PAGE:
Cyber-attacks as a criminal offense are almost as old as the Internet itself. What is new, however, is that large-scale attacks that paralyze the functioning of institutions are starting to become commonplace worldwide, and are being perceived as “national threats”. So threatening, in fact, that for the first time, government leaders see the use of physical force in response to an attack as a serious option. The most prominent example so far: the USA.
“A real shooting war” – with these words on the recent series of attacks on private and public institutions in the country, U.S. President Joe Biden recently hinted at what cyber-attacks could escalate into in the future: a full-blown war between two major nations.
In late 2019, a US-based IT Management Software company – SolarWinds got hacked. The hackers gained access to its network and meticulously took about six months to inject a malicious code into Orion (a software by SolarWinds for IT performance monitoring). Orion is used by thousands of businesses worldwide. What followed the code-injection is one of the largest cyber breach incidents of the 21st century.
Around March 2020 and onwards, these organizations received a routine update package from SolarWinds for Orion, which they unsuspiciously deployed (as they would normally, because they were unaware of the compromised code). About 18,000 SolarWinds customers were impacted by installing this updated package containing malicious code (also commonly known as a Trojan Horse).
Even more alarming is the fact that the first report surfaced only in December 2020 – and the breach went almost undetected for several months.
These hackers were able to access the systems, networks, and data of these organizations – all by hiding in plain sight for months.
The peculiarity of this attack is that hackers were able to affect an astronomical number of organizations by targeting just one vendor (SolarWinds). This type of attack is also referred to as a supply chain attack. In the following, you will find some more lethal attacks:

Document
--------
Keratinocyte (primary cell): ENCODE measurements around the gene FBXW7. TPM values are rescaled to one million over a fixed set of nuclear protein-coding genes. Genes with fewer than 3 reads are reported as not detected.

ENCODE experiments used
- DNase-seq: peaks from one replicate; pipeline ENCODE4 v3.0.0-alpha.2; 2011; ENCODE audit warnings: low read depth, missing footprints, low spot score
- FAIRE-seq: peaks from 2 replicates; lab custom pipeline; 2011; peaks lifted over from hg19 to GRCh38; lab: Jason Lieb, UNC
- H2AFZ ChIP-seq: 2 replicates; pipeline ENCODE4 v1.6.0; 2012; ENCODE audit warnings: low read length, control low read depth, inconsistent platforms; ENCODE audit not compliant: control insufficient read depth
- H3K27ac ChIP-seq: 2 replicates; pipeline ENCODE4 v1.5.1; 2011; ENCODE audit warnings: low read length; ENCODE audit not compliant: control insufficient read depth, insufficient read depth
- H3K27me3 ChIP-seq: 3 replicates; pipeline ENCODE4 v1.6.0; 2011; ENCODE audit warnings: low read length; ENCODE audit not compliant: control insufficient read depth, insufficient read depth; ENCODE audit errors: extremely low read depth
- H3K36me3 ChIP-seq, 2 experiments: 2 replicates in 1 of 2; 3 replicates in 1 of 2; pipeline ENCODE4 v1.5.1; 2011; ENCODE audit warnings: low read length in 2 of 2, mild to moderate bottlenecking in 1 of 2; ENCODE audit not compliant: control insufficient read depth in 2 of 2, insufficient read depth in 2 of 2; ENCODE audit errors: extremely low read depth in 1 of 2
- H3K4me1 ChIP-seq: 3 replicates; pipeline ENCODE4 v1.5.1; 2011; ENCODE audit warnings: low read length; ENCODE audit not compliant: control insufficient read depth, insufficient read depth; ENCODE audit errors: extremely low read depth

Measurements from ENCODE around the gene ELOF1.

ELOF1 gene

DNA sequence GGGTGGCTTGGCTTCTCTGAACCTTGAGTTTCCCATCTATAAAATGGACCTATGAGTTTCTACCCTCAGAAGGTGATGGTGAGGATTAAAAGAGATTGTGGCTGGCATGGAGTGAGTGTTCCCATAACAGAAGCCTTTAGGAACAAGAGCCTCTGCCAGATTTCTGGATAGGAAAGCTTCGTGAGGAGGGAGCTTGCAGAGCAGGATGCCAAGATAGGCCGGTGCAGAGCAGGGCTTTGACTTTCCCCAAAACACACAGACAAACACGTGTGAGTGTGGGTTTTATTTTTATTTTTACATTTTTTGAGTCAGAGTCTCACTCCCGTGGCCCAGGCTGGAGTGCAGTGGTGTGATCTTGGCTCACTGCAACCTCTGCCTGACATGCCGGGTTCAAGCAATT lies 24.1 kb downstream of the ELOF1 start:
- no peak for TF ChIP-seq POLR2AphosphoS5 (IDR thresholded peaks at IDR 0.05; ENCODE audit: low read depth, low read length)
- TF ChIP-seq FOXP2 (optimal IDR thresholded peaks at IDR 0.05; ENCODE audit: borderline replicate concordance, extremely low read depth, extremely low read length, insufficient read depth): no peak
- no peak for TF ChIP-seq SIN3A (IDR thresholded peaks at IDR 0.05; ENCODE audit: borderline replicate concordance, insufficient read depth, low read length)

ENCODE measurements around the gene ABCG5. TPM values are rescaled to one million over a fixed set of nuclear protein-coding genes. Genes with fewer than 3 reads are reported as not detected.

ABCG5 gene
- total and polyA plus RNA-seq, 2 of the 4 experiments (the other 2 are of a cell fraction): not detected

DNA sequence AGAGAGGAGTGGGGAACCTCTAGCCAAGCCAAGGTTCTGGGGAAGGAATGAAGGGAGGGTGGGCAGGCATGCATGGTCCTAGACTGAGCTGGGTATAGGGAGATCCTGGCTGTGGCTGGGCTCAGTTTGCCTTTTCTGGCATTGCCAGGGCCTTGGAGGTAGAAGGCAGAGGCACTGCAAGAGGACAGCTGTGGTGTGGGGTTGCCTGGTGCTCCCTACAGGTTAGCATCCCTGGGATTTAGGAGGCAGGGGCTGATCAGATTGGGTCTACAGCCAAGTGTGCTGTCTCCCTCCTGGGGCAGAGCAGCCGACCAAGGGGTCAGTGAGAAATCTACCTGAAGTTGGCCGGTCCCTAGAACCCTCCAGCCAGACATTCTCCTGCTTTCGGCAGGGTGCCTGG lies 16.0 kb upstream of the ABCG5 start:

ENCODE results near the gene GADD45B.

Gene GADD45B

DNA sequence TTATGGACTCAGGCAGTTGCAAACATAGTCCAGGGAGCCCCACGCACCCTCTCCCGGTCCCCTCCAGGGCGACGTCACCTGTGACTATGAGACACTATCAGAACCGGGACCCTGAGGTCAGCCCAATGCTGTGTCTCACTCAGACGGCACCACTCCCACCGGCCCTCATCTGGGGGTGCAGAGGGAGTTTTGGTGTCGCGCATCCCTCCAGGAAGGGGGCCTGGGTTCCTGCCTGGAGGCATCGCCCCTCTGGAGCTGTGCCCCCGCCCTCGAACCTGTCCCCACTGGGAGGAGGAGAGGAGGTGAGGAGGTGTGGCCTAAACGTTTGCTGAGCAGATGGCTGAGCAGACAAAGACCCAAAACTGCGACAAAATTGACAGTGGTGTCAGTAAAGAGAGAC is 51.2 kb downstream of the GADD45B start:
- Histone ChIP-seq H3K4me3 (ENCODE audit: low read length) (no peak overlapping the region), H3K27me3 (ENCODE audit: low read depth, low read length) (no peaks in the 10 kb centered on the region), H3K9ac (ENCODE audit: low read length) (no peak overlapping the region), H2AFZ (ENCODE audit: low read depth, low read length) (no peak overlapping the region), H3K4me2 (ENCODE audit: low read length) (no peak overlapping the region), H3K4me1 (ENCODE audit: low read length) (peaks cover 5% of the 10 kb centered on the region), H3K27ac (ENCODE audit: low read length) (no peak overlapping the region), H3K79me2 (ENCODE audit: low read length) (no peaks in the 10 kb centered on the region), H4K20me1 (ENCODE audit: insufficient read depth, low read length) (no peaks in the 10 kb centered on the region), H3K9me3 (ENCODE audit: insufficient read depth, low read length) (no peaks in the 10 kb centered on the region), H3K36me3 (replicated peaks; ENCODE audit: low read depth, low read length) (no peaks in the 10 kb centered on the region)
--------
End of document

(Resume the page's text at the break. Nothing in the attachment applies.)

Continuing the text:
In May 2021, a ransomware attack forced one of the largest US-based refined oil pipelines, Colonial Pipeline, to shut down operations for five days. The company was coerced to halt operations for the first time in its 57-year history. Hackers gained access to the company’s network through a VPN, which apparently didn’t have a multifactor authentication (well, this made it even easier for the hackers).
According to The New York Times report, Colonial Pipeline did pay about $4.4 million in the form of bitcoins (after receiving a ransom note) to recover the stolen data. Although BBC reported a month later that almost $2.3 million was recovered by tracing the accounts, the damage was already done.
Within a month of the Colonial Pipeline breach, another ransomware attack struck a meat-processing giant in Brazil – JBS – in June 2021. The attack crippled JBS’s operations severely. The company supplies more than 20% of the USA’s beef requirements.
As the JBS network was hacked, the company was cowed into paying $11 million in ransom as the operations in the US, Australia, and Canada were shut temporarily. JBS was only able to restore its supply chain to normalcy after paying off the demanded ransom in bitcoins.
In August 2021, a crypto platform – Poly Network, was hacked and a gigantic amount of $610 million was stolen (as reported by CNBC). What came as a surprise is that the hacker claimed to have hacked the platform for “fun”. To add to the twist, the hacker returned almost all the heist money.
Although about half of the money is still locked in the account (the key to which is apparently held by the hacker and the Poly Network), the remainder of the sum has been received by Poly Network.
SolarWinds spent a whopping $18-19 million in the first quarter of 2021 just to understand the breadth of the attack, and to control the damage after the breach. A report by CRN claimed that this event could have cost cyber insurance firms about $90 million.